Chapter: Evolution / Headwind / Causes
In the spring of 2013, my association experienced a remarkable success: An advertisement for our Jerusalem Friedensmal project appeared on thefront pages of the Jerusalem Post and HaAretz. However, the recognition from Israel stood in stark contrast to the reaction in Germany. Rumors circulated here that I had given "the Jews" so much money that the ad had to be on the front page. As a result, negative actions against the Friedensmal increased, and our association felt isolated, narrowly avoiding abandoning the project.
Anarticle in 'SciLogs' criticized the project as being privately initiated and not socially anchored. It lacked a collectively led design, typical for a monument in the narrower sense. This article gives the appearance of scientific seriousness, but the poor and unflattering photos of the monument in the article suggest a different agenda.
This criticism should be viewed in the context of German history and culture. The tendency towards collectivism has in the past led to problematic developments, especially in the context of National Socialism and anti-Semitism. Wasn't the inclination towards collectivism one of the essential factors that provided fertile ground for anti-Semitism during the time of National Socialism in Germany? For more on this, read this brief interjection: 'Why the Germans, why the Jews?' Under this link, you will find two reviews of a book by Götz Aly.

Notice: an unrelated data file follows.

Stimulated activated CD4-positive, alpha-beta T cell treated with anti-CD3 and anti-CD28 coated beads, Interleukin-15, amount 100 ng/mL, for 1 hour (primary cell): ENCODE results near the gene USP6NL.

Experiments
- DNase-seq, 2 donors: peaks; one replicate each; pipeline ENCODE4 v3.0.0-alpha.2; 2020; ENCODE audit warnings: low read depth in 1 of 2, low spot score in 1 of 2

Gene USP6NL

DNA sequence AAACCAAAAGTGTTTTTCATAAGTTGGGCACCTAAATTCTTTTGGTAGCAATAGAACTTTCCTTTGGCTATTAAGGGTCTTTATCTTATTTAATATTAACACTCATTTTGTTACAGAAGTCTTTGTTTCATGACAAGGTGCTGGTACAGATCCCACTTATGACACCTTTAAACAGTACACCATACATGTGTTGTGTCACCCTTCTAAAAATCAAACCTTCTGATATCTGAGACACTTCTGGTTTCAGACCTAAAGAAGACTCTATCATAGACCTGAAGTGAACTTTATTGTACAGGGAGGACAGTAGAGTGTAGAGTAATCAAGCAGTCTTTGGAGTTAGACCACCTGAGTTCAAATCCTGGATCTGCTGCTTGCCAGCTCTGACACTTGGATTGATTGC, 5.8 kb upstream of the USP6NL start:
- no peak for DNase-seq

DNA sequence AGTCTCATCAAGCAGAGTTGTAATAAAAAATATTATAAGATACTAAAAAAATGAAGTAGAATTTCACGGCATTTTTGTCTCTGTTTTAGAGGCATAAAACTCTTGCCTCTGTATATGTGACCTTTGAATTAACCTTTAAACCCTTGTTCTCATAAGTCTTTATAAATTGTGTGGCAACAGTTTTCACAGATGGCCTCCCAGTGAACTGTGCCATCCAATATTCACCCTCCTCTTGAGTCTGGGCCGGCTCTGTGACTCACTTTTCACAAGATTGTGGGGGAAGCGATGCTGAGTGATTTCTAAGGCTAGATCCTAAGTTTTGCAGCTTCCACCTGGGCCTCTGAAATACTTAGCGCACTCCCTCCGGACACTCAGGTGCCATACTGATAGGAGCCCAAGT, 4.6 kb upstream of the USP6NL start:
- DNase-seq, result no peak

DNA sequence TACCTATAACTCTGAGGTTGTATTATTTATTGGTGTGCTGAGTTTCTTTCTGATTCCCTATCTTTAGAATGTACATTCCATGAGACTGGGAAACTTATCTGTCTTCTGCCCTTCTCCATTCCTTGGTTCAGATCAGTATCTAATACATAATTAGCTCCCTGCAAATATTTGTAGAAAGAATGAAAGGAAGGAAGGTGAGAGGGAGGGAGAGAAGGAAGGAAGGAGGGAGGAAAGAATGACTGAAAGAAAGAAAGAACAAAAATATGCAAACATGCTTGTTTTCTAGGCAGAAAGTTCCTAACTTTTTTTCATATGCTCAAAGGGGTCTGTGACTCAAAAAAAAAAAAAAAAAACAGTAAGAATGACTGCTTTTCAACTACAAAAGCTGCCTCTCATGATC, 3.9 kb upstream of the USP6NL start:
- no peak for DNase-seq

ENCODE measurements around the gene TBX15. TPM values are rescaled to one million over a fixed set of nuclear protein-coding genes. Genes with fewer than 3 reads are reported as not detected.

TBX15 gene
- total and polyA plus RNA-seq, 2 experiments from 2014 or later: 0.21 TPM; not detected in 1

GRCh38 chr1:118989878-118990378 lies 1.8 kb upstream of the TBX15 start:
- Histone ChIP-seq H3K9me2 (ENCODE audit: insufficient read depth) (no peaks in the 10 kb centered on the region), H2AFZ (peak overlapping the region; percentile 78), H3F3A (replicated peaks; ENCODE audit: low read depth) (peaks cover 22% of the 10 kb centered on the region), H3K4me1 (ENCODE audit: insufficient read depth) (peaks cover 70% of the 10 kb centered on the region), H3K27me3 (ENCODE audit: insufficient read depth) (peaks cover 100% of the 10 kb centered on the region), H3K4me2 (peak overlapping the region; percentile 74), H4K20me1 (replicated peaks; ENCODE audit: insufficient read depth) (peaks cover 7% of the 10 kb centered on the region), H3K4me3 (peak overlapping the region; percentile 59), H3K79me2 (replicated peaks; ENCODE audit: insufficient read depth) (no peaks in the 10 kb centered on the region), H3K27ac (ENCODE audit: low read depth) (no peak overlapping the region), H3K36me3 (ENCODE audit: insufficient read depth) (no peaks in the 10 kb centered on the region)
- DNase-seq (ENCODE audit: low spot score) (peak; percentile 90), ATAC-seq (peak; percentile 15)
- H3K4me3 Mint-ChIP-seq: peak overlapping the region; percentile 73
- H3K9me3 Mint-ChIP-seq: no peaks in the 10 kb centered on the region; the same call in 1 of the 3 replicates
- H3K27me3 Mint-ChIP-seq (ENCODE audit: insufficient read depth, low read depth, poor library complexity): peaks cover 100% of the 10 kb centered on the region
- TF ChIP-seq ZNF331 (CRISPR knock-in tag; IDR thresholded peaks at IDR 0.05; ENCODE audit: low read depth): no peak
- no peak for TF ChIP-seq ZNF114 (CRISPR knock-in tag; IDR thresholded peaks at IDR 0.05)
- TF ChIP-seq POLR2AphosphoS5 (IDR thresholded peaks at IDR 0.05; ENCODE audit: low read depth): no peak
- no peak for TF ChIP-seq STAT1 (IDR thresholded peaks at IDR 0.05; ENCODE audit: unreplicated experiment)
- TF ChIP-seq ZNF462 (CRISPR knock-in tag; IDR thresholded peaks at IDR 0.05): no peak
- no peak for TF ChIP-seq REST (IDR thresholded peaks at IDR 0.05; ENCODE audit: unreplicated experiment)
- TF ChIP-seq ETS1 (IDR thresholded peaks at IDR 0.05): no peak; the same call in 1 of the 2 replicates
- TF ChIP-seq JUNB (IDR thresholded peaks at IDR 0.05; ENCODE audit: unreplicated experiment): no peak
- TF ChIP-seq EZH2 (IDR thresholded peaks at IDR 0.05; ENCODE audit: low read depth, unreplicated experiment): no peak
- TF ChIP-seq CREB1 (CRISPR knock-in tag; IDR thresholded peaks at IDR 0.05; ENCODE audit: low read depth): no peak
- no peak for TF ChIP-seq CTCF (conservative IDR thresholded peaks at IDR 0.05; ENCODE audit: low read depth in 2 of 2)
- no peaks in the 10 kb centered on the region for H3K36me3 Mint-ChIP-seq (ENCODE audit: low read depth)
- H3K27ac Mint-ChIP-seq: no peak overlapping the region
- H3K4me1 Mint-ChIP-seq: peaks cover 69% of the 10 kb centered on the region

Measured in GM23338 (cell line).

Despite official approvals and initially positive media coverage, a controversy arose in the media and politics. The accusation of "socially unanchored decision-making" is incorrect. The project was endorsed by the Hochstädten local council and approved by the city of Bensheim and the Bergstraße district. It was discussed in all committees. The city councilors and the parties had decided. The question arises as to why politicians, who could have played a key role, did not give public support to the project.
The project was initiated by an individual but found broad support from various people and groups, both nationally and internationally, during the crisis. These included the local DGB group; the local SPD group; the Citizens for Bensheim; an HR employee; a Jewish singer; the son of a former Auschwitz inmate; a rabbi; a Jewish association against anti-Semitism; Karl Netzer, a friend of Mrs. Buber-Agassi; the Martin Buber House in Heppenheim, and friends in Israel.
In a time when collective decisions are often seen as the ideal, this project raises the question of whether there should also be room for individual expression. It shows that individuals or small groups can indeed make a significant difference and reach many people.